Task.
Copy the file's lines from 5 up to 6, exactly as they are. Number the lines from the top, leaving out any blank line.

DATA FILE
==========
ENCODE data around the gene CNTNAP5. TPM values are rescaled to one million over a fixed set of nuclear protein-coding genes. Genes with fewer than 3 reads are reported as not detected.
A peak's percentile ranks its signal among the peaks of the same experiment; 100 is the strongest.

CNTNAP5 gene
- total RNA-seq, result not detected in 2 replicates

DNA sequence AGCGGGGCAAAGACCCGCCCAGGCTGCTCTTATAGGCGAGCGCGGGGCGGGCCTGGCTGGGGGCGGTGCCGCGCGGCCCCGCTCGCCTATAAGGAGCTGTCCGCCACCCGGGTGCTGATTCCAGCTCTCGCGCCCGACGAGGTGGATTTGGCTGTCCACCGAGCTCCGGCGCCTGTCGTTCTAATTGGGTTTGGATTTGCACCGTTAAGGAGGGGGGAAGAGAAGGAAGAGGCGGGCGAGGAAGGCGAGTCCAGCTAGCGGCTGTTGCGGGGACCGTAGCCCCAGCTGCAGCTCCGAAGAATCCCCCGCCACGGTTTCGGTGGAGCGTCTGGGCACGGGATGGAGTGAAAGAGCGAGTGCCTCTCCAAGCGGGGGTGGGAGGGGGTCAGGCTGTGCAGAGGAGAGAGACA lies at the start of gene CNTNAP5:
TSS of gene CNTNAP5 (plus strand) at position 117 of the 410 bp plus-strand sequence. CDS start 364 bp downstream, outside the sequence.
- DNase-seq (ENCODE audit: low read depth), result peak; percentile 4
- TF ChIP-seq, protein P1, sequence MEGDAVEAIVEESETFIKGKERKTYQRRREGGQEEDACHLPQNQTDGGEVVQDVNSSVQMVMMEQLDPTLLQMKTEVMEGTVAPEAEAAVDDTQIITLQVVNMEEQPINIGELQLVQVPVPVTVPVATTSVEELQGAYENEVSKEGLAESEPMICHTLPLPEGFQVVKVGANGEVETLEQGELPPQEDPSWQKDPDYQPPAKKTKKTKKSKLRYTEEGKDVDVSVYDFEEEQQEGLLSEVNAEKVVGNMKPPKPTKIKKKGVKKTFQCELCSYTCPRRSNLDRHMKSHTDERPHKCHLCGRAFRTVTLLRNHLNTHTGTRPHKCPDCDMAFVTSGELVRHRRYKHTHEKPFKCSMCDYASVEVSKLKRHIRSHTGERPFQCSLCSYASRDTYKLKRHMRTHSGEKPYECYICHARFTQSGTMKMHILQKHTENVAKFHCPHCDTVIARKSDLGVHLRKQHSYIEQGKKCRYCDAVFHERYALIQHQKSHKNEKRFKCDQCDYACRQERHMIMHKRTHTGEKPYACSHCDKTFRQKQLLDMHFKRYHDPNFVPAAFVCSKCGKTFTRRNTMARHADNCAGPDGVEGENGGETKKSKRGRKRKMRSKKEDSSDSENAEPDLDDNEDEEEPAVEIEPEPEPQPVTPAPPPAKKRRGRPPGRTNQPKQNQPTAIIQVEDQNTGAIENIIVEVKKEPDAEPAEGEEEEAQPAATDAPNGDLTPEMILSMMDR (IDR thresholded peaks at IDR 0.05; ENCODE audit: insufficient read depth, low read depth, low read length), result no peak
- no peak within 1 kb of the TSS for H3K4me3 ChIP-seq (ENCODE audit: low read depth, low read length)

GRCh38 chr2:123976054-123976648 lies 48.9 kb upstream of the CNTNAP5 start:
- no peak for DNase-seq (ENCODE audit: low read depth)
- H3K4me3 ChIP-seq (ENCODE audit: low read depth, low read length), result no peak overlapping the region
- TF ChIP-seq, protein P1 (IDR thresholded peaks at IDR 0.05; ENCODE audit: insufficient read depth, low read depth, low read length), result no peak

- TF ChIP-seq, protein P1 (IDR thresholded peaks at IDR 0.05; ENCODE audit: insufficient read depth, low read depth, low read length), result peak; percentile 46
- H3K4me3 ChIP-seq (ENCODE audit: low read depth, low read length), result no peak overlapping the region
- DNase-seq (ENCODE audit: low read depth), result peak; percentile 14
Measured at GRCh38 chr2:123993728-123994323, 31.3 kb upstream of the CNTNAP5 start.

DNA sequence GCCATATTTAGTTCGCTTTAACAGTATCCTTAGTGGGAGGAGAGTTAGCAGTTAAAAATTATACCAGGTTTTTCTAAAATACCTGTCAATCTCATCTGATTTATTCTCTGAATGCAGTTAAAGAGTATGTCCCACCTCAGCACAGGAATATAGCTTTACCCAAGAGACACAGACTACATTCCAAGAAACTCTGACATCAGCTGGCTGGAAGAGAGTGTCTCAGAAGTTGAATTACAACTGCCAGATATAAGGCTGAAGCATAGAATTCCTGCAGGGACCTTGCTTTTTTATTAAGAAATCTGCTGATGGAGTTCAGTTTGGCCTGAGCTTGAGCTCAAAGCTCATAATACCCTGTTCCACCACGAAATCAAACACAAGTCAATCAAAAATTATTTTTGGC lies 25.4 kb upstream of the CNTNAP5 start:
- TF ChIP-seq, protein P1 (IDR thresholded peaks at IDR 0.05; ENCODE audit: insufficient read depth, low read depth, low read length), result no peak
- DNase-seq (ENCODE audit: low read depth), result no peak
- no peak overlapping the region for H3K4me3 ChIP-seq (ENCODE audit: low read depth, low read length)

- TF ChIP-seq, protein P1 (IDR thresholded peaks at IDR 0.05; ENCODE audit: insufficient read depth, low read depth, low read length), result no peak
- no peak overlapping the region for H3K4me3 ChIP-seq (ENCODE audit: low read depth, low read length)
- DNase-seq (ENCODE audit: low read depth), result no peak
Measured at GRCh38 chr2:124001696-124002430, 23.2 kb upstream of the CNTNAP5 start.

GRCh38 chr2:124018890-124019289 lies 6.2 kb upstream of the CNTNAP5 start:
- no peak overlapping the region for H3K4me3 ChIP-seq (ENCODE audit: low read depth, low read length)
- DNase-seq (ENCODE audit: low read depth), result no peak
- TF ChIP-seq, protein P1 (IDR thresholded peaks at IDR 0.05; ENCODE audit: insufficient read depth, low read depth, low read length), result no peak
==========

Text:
DNA sequence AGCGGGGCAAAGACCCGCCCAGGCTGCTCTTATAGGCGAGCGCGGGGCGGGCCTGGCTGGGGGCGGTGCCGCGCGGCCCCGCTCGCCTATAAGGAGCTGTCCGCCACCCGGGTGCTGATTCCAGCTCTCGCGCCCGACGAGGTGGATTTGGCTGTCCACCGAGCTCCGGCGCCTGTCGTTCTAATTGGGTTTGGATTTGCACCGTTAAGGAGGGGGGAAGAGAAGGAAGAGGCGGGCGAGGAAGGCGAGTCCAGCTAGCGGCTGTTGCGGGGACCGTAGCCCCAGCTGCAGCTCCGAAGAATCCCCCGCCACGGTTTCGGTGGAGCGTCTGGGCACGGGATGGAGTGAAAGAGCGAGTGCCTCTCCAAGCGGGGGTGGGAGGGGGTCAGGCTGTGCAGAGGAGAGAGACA lies at the start of gene CNTNAP5:
TSS of gene CNTNAP5 (plus strand) at position 117 of the 410 bp plus-strand sequence. CDS start 364 bp downstream, outside the sequence.